30th March 2012

The Government's response to the Forestry Regulation Task Force has been published setting the tone and direction for forestry in the UK with implications for woodland bats and biodiversity.

The response follows the publication in October of the Forestry Regulation Task Force report Challenging Assumptions, Changing Perceptions which challenged Government to look at the way the forestry sector is regulated and made recommendations to improve existing processes.

The Industry Led Forestry Regulation Task Force was asked by the Government to review the relevant regulations and their implementation for both the management of existing forests and the establishment of new ones. The Task Force sought views from a range of stakeholders including the forestry industry, NGOs and community representatives. When asked to rank the regulations which had the most significant impact on their business, respondents to the Task Force's call for evidence cited Wildlife Regulations as imposing the highest level of burden; with the final report stating the 'The Task Force holds the view that the Government should continually strive to remove individual species from the Annex to the Habitats Regulations, and recognises the need to have a sound evidence base to successfully negotiate these changes in Europe.'

Our response to the key points in the Government's reaction to the task force recommendations are as follows:

Earned recognition

Whilst the principle of giving official recognition to woodland owners and managers who demonstrate compliance and achieve desired outcomes is supported by BCT, we will remain involved to ensure that any development of this system recognise bat conservation needs.

Woodland owner perception

There is a Government desire to improve their understanding of the aspirations and objectives of owners of unmanaged woodlands to aid future policy interventions and assistance towards bringing more of this into management. BCT has a role to ensure that the message on the present promotion of management of currently unmanaged woodland takes into account the importance of these habitats for woodland bats.

Civil Sanctions

The use of civil sanctions by the Forestry Commission could provide a proportionate means of ensuring that any non-compliant woodland owners made good the damage caused by their actions without being subject to criminal penalties. BCT is involved in discussions as part of the Wildlife Law Review and would welcome the extension of civil sanctions to include woodland.

Partnership working

This is being encouraged and examples given include the England Woodland and Timber Partnership and the England Woodland Biodiversity Group on both of which BCT are members and will continue to influence messages to Government as part of those groups.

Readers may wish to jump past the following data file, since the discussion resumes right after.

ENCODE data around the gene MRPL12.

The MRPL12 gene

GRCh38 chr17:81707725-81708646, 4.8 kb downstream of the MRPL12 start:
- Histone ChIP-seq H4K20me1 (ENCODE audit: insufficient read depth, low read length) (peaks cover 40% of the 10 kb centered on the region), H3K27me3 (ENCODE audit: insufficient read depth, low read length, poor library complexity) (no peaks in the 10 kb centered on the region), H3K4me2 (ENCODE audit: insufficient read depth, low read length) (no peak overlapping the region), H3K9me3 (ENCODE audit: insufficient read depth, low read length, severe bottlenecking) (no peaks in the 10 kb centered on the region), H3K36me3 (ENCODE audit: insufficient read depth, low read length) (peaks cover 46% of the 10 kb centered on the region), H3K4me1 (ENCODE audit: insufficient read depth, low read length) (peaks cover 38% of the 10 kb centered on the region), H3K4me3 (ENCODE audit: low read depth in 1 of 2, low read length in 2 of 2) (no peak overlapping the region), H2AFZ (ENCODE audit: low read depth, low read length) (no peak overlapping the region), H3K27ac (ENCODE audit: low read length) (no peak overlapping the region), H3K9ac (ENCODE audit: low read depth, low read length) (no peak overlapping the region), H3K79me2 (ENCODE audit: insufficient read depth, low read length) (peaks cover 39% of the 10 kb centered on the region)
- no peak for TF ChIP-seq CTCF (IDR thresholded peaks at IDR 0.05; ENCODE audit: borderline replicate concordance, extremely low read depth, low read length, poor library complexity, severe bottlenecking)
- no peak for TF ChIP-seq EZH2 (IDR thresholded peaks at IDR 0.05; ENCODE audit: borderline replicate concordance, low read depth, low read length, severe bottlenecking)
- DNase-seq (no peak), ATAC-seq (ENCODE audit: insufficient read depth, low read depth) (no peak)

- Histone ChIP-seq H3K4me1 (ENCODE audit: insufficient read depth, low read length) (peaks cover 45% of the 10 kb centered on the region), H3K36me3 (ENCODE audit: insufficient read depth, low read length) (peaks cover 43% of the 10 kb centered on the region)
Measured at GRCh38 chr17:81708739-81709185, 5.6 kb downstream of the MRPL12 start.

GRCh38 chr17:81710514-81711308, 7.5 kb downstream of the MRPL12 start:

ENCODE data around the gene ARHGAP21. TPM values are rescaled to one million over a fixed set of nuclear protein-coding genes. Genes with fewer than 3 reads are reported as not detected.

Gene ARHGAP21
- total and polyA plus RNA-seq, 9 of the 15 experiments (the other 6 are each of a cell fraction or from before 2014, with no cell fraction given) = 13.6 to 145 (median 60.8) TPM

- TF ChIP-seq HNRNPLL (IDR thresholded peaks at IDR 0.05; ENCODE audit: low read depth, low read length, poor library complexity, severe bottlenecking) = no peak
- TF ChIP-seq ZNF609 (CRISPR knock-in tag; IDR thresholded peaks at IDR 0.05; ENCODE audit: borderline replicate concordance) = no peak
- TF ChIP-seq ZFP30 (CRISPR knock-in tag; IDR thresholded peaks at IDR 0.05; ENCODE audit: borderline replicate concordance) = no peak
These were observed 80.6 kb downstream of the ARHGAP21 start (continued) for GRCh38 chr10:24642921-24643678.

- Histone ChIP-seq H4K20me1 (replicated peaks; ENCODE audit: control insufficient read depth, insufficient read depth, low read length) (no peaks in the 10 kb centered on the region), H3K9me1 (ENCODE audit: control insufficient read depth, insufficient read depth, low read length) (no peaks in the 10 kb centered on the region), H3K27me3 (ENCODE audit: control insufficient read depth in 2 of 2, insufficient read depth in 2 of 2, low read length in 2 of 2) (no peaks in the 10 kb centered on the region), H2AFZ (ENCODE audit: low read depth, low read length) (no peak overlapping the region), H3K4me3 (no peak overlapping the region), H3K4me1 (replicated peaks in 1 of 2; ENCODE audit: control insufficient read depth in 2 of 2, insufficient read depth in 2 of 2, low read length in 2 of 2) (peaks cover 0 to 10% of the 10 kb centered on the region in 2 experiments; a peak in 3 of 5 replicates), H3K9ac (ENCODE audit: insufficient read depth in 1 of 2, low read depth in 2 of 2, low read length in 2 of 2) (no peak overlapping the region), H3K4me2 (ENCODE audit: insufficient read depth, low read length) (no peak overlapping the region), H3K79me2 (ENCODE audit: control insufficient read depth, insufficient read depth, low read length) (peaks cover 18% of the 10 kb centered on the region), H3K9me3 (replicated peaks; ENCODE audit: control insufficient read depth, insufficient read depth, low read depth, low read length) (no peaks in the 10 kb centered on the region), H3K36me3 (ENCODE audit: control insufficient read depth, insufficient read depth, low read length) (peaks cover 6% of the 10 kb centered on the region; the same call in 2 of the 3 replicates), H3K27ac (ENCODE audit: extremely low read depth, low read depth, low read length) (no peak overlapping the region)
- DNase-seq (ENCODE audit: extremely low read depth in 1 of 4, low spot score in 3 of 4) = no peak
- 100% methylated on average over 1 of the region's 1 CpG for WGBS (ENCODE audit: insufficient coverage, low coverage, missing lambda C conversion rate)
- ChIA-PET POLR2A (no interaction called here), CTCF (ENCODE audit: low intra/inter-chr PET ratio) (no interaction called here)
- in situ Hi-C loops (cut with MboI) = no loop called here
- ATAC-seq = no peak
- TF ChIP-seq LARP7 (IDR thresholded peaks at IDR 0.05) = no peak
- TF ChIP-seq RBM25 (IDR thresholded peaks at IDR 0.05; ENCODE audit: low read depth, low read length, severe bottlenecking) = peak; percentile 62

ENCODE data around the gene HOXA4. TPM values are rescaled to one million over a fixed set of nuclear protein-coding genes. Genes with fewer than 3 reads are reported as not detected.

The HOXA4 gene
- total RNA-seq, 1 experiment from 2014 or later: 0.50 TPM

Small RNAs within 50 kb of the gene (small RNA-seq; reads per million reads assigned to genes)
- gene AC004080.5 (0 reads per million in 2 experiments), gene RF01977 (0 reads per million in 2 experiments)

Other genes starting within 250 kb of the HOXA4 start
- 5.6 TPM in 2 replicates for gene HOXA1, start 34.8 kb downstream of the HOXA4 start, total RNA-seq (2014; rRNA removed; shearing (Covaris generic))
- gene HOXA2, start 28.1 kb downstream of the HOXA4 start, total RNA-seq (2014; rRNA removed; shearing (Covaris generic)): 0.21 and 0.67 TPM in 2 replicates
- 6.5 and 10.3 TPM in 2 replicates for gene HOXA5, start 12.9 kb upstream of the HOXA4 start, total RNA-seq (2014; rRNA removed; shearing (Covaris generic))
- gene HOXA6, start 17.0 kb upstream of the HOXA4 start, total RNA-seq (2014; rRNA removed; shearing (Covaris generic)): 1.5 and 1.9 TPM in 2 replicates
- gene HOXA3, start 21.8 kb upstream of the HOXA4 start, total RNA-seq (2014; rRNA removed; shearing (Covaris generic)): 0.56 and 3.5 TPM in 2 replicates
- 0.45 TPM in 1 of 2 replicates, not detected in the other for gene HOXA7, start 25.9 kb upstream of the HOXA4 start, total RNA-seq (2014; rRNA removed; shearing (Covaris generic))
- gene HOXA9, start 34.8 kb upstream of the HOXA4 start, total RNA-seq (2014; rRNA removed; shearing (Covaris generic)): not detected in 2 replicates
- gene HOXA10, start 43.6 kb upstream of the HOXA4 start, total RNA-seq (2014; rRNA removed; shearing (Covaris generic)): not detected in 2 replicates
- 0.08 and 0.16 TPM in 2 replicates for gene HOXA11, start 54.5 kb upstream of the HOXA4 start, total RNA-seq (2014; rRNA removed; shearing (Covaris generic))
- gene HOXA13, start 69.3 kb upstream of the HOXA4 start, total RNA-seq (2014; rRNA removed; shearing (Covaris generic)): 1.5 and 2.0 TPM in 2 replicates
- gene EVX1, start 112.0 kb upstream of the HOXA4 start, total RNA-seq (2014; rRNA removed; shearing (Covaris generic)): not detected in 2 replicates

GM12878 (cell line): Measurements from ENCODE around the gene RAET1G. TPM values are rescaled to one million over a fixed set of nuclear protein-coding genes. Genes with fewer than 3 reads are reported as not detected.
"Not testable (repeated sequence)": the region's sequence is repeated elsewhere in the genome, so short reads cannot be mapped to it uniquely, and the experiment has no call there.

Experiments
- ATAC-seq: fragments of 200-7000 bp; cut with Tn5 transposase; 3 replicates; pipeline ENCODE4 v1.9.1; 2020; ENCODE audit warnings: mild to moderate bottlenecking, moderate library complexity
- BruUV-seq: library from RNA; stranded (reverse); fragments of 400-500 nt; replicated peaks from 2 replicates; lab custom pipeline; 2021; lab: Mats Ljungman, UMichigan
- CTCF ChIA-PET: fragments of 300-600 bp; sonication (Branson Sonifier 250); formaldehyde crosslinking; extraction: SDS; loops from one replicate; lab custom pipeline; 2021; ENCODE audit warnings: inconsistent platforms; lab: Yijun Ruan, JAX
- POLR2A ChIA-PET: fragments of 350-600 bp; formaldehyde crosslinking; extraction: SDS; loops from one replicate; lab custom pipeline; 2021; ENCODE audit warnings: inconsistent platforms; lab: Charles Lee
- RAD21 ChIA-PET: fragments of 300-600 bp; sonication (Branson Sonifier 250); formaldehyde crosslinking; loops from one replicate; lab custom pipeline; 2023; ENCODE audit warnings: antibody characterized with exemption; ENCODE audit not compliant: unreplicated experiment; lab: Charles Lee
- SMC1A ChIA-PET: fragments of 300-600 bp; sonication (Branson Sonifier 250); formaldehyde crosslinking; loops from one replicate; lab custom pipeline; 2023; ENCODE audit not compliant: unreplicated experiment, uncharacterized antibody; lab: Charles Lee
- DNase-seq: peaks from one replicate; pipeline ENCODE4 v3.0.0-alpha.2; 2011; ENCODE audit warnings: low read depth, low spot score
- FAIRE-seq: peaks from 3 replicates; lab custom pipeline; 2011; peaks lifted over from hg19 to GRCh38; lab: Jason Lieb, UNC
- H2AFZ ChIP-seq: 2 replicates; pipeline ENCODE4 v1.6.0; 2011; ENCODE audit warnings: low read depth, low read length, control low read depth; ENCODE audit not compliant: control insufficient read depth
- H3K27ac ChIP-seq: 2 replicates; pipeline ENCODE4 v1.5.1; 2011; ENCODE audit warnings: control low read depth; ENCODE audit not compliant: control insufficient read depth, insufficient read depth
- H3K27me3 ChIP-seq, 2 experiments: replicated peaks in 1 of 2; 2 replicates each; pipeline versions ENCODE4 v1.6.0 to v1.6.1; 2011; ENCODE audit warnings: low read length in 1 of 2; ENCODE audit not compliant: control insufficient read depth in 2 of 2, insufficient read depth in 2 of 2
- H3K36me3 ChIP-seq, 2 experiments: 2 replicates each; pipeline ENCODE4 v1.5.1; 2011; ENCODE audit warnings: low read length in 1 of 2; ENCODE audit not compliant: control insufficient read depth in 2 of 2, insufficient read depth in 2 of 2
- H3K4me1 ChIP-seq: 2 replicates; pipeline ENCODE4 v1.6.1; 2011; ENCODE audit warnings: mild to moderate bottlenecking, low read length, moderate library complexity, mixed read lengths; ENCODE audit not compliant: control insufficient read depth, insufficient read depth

Wildlife Regulation

Respondents to the Task Force's call for evidence cited wildlife regulations as having the highest level of burden on their business and the Task Force recommended that more resources be devoted to establishing a sound evidence base for determining to what degree approved woodland management activities affect European Protected Species. BCT fully supported that stance as an area of research that has been under-funded and so welcomes the Government action to continue to fund research on the effect of woodland management on European Protected Species. The Government's recognition of the Habitats Regulations as a major safeguard for the most important nature conservation sites and species is also welcomed.

The Government action for the Forestry Commission to work with the forestry sector, species experts and Natural England to improve the current Forestry Commission guidance on managing woodland with protected species to underpin the UK Forestry Standard (UKFS) in England has already been instigated by BCT. We will continue to work with the Forestry Commission to ensure that additional information about bats and their needs and the effects of woodland management are readily available as a direct link from the UKFS guidance. The updating of current guidance on habitats regulations and forestry will also be an area of collaboration for BCT where professional standards of practice will again be promoted.

Planning - Local Authorities Consideration is being given to local authorities' planning responsibilities and what guidance will be appropriate to accompany the new National Planning Policy. BCT will continue to work via an industry panel to influence planning advice.